FCC Offers Partial Refunds for Wireless Auction
The Federal Communications Commission announced on Wednesday that it will refund to wireless carriers approximately $2.8 billion worth of down payments from a controversial auction of wireless spectrum once owned by NextWave Telecom, Inc. and UrbanComm-North Carolina, Inc.
The spectrum was originally awarded to NextWave and Urban Comm in a 1996 auction, but was repossessed after the two companies defaulted on payment obligations. NextWave, owner of the bulk of those licenses, had only paid $500 million before filing for bankruptcy in 1998.
After NextWaves appeal to the Supreme Court in 2000 was rejected, the FCC auctioned off the licenses again in January of 2001. Verizon Wireless, VoiceStream Wireless Corp. and other carriers handed over $3.3 billion in deposits.
While losing an appeal to the Supreme Court, NextWave eventually won a reprieve on different grounds in June of last year from the U.S. Court of Appeals for the D.C. Circuit. That court ruled that the government could not repossess the licenses without violating the U.S. Bankruptcy Code.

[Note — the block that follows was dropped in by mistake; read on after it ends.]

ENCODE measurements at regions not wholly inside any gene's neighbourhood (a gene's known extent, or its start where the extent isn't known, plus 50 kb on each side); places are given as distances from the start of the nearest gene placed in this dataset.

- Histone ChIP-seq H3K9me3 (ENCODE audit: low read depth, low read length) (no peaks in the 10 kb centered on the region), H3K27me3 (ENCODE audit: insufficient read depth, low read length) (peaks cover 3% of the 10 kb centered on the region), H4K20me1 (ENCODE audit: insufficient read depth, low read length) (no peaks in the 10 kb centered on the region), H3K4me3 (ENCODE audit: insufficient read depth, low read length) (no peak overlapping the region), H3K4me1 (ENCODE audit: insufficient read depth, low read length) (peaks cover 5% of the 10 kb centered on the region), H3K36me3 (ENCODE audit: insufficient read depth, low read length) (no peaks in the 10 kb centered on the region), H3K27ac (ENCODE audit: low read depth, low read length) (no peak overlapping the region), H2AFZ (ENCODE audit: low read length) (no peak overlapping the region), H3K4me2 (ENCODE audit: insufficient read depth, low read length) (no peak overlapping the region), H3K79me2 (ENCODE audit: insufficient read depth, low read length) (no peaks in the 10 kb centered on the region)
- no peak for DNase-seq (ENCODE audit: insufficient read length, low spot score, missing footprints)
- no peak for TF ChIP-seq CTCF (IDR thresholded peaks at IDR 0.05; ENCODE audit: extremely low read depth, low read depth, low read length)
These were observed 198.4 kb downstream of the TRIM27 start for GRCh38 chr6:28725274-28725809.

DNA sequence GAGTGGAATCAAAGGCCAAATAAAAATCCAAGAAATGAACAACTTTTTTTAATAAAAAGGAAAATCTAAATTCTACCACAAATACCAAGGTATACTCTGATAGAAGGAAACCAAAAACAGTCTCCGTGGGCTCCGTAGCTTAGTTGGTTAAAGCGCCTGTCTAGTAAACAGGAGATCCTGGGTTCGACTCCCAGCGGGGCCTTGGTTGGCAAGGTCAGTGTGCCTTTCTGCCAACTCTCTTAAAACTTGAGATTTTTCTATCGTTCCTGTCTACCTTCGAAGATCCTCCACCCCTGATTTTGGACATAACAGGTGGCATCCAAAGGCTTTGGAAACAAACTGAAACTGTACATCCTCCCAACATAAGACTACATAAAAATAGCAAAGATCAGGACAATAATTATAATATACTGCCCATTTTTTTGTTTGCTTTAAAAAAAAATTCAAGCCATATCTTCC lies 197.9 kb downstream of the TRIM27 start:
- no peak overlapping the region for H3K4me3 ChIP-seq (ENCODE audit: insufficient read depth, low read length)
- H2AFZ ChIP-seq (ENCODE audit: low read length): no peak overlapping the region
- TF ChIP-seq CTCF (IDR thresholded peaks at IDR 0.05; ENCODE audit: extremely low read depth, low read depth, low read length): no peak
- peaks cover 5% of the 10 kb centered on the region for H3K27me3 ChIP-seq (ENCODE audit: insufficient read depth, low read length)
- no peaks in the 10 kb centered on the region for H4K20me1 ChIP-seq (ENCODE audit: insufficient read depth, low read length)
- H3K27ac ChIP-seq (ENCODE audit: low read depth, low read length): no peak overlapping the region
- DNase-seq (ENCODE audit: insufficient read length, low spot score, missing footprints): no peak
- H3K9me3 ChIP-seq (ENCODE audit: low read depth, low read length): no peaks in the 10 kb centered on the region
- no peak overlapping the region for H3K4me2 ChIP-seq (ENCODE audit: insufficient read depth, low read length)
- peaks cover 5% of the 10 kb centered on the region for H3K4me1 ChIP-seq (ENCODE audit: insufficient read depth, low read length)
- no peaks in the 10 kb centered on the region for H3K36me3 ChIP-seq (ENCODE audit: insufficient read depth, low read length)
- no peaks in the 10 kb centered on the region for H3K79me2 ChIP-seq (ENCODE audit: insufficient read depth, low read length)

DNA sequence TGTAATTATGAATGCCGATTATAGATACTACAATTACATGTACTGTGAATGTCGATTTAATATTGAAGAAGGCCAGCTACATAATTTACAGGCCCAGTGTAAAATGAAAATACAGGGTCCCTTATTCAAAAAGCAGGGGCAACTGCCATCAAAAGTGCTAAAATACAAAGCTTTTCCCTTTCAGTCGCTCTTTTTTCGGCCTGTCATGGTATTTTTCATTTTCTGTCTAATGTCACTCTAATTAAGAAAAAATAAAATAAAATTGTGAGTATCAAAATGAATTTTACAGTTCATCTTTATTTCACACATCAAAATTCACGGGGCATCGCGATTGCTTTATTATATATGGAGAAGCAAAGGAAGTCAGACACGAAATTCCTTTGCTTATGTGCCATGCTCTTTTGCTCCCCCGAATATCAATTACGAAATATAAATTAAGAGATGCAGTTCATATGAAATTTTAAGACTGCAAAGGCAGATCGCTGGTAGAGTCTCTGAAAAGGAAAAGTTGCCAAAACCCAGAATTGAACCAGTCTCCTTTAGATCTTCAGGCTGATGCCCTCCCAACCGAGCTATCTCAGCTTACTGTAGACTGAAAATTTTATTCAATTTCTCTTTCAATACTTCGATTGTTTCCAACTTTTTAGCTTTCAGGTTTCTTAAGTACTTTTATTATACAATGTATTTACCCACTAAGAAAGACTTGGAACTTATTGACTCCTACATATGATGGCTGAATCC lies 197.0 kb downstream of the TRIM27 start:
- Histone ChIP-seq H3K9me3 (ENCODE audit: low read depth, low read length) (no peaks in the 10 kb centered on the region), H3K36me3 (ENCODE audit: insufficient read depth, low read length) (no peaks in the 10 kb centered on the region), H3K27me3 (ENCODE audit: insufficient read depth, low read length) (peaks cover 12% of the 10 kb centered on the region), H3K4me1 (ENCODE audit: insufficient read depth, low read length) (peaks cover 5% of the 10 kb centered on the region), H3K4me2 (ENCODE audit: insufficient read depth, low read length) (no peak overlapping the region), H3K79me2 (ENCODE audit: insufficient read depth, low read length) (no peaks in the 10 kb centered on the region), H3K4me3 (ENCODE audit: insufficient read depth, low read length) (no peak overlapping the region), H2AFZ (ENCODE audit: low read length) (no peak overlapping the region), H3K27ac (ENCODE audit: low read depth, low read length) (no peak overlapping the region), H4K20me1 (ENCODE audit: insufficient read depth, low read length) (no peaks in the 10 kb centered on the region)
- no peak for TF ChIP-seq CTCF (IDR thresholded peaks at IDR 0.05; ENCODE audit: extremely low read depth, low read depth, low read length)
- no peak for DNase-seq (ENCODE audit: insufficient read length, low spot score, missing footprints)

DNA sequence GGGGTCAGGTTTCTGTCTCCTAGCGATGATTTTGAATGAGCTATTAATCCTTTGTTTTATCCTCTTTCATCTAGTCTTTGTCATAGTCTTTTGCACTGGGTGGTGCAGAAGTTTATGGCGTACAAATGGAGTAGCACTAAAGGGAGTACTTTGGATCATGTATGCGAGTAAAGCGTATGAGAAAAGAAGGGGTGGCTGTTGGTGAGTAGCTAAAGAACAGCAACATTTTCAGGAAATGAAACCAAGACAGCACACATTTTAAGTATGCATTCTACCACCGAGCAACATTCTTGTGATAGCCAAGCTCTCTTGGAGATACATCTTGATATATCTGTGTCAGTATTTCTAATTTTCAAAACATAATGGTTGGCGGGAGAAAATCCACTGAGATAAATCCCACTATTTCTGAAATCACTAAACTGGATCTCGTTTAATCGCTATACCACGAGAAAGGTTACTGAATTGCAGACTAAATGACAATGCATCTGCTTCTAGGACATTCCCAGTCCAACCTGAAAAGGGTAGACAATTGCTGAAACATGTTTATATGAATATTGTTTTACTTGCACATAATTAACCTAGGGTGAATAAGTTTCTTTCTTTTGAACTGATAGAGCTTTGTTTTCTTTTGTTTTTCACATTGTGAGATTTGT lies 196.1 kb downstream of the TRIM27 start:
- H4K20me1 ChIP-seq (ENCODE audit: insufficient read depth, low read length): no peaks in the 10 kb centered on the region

The FCC has since appealed the case to the Supreme Court, which granted the request for a review on March 4, 2002.
The amount returned today represents 85 percent of the $3.3 billion collected. In refunding that amount, the FCC said, it had "struck a public interest balance between the hardship that would be imposed by continued retention of the down payments and the need to protect the integrity of the auction by authorizing refund of a substantial portion of the down payments."
The wireless carriers had argued that they were losing millions in interest on the funds held by the government. The FCC said it would retain an amount equal to three percent of each winning bidders total net bids for the licenses. This would be done in order to ensure the integrity of the auctions results, so that should the FCC win its appeal of the NextWave decision in the Supreme Court, the winning bidders would make good on their auction offers.
The FCC also dismissed Verizon Wirelesss claim that the delay of the auctions resolution meant the company should no longer have to pay the full price for the spectrum. The FCC said, "Verizon assumed a known risk of litigation-related delay and thus continues to be bound by the auction rules. Those rules require all bidders to pay their full bid in the event the Commission is ultimately successful in its litigation and the licenses are issued."
Verizon Wireless did not immediately return calls seeking comment.